The chief executive officer of Novare Consultants has been suspended as with immediate effect after he was caught on CCTV footage assaulting a pregnant woman at Featherbrooke Village Mall in Ruimsig west of Johannesburg.
Romeo Makhubela was recorded slapping pregnant Bianca Fourie‚ the daughter of Krugersdorp Freedom Front Plus councillor Amanda de Lange, at Steers, fast food outlet in the mall, after an alleged parking row.
In addition, two non-executive Novare directors and one of South Africa’s leading law firms representing Novare, have launched an investigation into the matter.
“An interim CEO has been appointed from within the Novare team with immediate effect as to ensure the continued operation of the business. Novare does not condone violence of any kind and the behaviour displayed it is not a representation of Novare’s culture,” said Novare spokesperson, Anika Theron.
De Lange said Makhubela, while in his car, started shouting at her seven-month-pregnant daughter who was waiting for an open parking that was blocked.
“She ignored it and found another parking. When she walked up to Steers‚ he was waiting for her and wanted to know what her problem was. As you can see on the first Steers video footage‚ she avoided him and walked around him. He then lashed out and started attacking her‚ grabbing her phone.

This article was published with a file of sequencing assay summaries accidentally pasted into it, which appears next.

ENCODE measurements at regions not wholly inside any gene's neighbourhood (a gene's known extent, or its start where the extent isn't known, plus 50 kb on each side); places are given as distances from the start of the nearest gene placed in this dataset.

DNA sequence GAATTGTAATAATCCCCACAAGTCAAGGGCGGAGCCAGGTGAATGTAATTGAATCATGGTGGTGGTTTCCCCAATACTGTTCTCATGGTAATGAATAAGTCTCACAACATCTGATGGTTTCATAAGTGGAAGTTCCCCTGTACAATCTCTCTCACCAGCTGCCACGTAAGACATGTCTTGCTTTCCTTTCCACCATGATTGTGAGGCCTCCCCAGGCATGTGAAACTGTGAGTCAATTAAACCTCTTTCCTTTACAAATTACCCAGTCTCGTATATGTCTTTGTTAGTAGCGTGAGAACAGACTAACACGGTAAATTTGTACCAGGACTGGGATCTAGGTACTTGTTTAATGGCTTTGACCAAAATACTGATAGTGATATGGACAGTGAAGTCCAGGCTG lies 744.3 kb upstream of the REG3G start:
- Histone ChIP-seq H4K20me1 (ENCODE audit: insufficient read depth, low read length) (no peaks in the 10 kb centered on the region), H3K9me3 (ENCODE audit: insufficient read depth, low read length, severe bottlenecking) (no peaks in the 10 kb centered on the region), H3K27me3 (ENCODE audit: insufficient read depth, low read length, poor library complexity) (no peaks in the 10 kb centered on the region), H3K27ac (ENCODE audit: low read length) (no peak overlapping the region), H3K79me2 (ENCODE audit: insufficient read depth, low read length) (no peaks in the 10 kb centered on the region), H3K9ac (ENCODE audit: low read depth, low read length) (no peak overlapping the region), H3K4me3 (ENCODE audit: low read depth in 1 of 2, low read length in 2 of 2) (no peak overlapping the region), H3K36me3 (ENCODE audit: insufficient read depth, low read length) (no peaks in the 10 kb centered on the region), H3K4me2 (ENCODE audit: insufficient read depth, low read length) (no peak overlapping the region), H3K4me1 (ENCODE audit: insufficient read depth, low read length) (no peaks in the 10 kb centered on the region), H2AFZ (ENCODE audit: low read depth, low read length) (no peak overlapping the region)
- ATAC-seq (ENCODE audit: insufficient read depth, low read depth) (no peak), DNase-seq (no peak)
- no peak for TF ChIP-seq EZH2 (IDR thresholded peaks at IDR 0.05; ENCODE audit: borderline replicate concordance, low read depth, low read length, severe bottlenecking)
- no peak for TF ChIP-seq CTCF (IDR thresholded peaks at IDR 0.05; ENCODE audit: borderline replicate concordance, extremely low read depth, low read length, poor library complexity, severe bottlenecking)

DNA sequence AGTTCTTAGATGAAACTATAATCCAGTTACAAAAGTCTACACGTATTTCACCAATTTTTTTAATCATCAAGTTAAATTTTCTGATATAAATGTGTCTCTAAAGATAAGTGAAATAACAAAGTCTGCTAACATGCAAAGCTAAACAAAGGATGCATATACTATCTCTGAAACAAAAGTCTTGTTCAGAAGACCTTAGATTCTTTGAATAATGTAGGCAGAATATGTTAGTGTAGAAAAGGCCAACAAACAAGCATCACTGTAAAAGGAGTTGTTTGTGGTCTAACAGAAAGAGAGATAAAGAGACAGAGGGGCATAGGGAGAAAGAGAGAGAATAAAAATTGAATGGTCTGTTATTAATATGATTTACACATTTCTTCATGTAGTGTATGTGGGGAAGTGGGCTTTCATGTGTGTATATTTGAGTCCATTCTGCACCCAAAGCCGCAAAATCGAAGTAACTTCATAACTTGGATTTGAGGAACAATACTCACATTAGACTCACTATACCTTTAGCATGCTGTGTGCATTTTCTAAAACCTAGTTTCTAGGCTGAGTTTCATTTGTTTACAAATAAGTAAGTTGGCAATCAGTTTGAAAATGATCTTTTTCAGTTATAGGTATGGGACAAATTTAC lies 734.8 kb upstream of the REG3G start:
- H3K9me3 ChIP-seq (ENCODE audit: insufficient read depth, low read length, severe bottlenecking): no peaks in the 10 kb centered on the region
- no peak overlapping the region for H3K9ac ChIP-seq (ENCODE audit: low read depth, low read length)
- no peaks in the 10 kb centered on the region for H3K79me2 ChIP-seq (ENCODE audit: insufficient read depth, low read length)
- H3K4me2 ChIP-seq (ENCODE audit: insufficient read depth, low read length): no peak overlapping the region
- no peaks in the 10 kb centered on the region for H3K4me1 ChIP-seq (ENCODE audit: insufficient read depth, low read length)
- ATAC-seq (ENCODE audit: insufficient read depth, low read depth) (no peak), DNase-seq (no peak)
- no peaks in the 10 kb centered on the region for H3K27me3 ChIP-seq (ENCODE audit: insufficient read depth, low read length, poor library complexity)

“He hit her outside the shop. He then came to the counter‚ and his driver went outside to talk to Bianca, telling her to put her phone away and walk away. On the footage you can see that the attacker then went to the door‚ starting to intimidate and threaten her again‚” said De Lange.
“The whole incident is bizarre and totally uncalled for. We all get irritated from time to time but physically attacking people because they point at you or your car is ridiculous. To attack a visibly pregnant woman is barbaric‚” said De Lange.
Thankfully, the baby was unharmed and Fourie is home recovering.
De Lange said the trauma would stay with the family, remembering an incident when her daughter was shot at for her cell phone when she was just 12-years-old.
De Lange, making it clear that she did not intend to fuel people’s anger, said, “It is a matter of violence against women and children and the fact that a lot is said about it but people’s attitudes need to change. As women and children in South Africa, we must feel safe and protected – not threatened and scared.”